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Business Tax  •  Enquiries  •  HMRC  •  Personal tax  •  Tax Planning

What do lawyers, corner shops and hairdressers have in common?

By RJP LLP on 24 October, 2012

Last week’s news was full of stories relating to major companies – Starbucks, Apple, Facebook and most recently, eBay - and the low tax bills they are able to sustain. Despite appearances what these organisations do to reduce their tax liabilities is perfectly legitimate, allowable under the transfer pricing rules. It is a valid tax planning strategy because for the most part, these multinational businesses have their European operations based in Ireland, where the rate of corporation tax is much lower.

Many are arguing that what they do is wrong and should be investigated and stamped out. However it’s tax avoidance and evasion on a smaller scale that HMRC is currently targeting. To date, HMRC has invested £917 million into tackling tax avoidance and recently announced it has launched another set of new taskforces to tackle the tax dodgers.

Taskforces are special teams created by HMRC to tackle tax evasion and avoidance and they focus on industry sectors and geographical locations where evidence suggests there is a high degree of what HMRC refer to as ‘tax leakage’. As we have discussed in previous articles, the level of intelligence HMRC now has to support its taskforces is very detailed, they have access to bank account information and even have collaborations in place with mortgage providers to identify fraudsters.

Since May 2011, HMRC has launched over 30 different taskforces to focus on specific problem areas. The latest campaigns announced are expected to recover more than £19.5 million and will target the following professions and regions:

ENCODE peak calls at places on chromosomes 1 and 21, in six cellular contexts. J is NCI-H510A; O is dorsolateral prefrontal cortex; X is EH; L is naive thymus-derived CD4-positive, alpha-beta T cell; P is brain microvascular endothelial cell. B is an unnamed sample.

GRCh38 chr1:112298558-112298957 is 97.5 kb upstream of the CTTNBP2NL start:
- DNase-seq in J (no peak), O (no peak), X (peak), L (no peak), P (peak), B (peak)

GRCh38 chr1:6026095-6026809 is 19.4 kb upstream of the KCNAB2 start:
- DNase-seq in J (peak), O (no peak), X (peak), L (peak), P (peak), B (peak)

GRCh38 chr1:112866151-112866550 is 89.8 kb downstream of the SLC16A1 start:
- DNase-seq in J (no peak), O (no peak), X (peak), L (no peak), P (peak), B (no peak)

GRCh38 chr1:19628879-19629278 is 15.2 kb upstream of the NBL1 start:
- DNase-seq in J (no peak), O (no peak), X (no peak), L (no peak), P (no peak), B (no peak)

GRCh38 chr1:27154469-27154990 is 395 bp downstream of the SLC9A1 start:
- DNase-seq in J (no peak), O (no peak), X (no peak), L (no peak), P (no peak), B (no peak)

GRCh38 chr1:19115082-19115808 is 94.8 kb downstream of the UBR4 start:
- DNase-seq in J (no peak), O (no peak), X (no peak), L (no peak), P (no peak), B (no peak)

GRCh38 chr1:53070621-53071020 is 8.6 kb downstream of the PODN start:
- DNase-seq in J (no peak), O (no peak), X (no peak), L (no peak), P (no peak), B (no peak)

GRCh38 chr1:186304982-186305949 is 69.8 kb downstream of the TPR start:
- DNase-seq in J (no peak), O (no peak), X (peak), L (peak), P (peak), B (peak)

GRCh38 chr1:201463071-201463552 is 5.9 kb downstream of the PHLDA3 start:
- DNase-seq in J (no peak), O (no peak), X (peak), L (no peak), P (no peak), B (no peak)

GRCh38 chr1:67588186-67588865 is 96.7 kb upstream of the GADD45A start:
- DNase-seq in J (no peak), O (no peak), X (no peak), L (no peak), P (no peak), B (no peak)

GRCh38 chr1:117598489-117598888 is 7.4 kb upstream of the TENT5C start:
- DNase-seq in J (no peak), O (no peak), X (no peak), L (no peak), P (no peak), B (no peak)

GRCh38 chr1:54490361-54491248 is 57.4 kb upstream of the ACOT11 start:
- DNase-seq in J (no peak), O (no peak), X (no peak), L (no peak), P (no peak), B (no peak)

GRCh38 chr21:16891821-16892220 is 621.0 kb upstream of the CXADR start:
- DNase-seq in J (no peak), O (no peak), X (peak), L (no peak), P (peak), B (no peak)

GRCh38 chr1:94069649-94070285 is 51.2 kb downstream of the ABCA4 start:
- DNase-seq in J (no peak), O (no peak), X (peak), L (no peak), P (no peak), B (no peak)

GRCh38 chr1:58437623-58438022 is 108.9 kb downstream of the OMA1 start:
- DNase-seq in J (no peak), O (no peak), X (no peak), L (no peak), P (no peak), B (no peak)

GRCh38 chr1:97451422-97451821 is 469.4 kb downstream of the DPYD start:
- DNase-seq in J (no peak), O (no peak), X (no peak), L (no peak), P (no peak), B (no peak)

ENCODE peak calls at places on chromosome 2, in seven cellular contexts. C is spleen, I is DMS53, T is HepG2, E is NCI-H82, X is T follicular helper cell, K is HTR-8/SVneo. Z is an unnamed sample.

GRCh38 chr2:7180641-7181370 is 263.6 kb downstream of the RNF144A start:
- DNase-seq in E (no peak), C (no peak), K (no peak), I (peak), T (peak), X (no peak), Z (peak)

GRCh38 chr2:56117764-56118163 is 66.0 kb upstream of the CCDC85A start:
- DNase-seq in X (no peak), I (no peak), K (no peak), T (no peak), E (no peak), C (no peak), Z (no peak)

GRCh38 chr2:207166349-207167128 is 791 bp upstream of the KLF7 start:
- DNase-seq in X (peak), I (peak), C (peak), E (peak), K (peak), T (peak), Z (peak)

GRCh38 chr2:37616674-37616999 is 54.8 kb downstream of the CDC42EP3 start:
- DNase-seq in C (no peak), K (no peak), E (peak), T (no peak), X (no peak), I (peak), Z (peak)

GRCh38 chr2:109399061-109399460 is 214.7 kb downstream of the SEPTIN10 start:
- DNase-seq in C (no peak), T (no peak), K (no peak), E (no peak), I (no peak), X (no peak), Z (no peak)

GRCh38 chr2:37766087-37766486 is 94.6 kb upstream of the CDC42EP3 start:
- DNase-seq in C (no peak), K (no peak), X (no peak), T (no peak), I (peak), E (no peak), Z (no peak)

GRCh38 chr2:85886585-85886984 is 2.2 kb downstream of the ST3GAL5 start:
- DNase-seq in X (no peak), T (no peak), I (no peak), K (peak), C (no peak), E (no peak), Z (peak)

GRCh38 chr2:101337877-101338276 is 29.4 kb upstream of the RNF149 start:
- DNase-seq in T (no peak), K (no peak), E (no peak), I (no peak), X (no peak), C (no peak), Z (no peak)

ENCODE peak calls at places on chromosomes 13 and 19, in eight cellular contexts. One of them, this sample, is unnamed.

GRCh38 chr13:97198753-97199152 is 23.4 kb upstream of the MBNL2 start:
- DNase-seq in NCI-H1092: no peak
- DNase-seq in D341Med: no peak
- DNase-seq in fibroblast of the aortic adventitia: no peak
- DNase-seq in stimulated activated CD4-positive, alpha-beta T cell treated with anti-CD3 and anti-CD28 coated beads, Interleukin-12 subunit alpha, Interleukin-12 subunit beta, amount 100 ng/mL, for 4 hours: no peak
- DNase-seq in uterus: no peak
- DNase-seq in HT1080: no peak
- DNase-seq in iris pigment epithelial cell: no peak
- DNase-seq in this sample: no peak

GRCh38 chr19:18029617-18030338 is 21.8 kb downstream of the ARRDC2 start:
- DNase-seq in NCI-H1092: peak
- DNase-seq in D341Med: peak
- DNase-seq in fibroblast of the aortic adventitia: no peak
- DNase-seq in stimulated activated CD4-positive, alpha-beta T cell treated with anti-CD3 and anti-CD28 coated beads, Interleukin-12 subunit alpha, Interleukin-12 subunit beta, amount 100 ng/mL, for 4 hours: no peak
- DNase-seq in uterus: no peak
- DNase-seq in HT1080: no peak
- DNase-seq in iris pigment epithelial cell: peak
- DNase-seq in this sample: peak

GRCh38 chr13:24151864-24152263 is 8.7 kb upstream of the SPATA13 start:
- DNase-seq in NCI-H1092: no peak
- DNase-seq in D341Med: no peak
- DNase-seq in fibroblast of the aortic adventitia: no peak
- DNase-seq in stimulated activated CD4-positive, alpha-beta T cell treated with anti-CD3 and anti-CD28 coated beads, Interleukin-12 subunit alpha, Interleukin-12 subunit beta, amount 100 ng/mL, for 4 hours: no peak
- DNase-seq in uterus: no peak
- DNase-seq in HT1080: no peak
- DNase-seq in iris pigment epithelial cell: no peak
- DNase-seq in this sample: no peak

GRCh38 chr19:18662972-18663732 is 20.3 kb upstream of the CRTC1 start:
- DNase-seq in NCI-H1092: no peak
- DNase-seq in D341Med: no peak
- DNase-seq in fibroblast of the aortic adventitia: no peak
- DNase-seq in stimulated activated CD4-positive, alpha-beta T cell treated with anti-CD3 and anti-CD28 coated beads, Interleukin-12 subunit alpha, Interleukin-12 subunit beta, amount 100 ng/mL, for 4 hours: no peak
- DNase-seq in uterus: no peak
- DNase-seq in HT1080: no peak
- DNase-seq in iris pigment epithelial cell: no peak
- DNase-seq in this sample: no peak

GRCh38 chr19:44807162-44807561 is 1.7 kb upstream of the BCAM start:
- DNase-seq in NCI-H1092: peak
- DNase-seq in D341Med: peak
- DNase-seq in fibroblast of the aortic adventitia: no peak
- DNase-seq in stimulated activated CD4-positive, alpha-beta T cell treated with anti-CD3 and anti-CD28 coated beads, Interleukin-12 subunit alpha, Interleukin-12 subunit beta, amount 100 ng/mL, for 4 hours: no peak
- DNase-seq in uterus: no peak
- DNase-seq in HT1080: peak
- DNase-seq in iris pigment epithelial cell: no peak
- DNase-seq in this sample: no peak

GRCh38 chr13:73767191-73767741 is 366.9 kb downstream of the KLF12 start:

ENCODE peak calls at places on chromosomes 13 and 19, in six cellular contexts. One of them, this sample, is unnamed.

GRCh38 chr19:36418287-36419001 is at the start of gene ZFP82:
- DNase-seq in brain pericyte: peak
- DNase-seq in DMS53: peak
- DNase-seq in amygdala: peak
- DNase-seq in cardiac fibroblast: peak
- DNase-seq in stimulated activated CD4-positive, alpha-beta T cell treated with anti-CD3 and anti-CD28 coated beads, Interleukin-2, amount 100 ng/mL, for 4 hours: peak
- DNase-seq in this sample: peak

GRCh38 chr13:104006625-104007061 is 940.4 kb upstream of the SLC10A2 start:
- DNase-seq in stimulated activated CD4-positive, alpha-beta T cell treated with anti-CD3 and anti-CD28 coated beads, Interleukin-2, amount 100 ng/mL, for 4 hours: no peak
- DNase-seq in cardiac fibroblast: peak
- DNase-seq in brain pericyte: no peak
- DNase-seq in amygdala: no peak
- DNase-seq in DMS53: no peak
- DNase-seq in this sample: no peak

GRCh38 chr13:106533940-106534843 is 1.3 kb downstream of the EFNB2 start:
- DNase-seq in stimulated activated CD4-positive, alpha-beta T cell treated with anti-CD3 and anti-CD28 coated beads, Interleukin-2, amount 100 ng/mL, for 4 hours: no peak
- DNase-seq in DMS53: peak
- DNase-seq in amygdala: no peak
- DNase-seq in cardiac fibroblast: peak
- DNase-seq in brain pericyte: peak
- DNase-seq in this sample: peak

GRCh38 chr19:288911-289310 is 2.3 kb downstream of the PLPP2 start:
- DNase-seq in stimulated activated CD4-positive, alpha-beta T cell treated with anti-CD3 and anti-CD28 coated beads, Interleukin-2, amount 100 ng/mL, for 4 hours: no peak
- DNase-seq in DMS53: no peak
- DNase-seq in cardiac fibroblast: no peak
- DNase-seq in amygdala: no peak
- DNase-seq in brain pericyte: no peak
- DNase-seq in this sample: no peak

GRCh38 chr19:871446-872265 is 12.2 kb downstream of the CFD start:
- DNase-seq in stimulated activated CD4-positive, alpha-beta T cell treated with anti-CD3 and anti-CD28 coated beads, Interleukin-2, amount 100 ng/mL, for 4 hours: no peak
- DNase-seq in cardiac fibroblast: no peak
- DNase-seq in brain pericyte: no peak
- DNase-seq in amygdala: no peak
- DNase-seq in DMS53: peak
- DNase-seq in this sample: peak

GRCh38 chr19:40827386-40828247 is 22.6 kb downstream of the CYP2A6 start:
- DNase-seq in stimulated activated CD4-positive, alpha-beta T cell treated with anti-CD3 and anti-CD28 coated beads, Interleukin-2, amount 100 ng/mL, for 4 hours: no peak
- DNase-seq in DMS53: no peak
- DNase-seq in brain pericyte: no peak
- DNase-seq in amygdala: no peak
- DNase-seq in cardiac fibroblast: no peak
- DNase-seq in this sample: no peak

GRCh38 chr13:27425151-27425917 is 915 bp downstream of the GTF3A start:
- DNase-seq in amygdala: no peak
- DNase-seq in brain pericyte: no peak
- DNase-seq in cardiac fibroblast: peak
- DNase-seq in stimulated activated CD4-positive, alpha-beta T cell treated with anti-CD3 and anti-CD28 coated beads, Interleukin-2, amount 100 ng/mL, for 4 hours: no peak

-       Legal profession in London

-       Grocery and retail in South and North Wales, the North West and the South West

-       Hair and beauty in the North East

-       Restaurants in the South East and Solent

-       Motor trade in Scotland

During their campaigns, teams will visit traders to examine their records and carry out other investigations. As HMRC have publically stated, “if you have paid all your taxes you have nothing to worry about, but for those deliberately evading tax, be warned that HMRC is coming after you.”

Other figures issued this week by HMRC relate to its ‘tax gap’, which is the difference between what it expected to reap and actual collections. This shows that overall collections activity is improving, with the gap reducing for both individual and corporate self assessment tax returns. Over the past seven years, the tax gap has remained constant at between £31bn and £35bn.

If you have any concerns relating to your tax liabilities, and think you may have underpaid taxes, it is advisable to come forward and contact HMRC before they contact you. In doing so, you will reduce the overall penalty level payable and avoid the chance of a potential criminal prosecution. To find out more please contact Anne Eager at Surrey accountants RJP, by emailing ae@rjp.co.uk.

 

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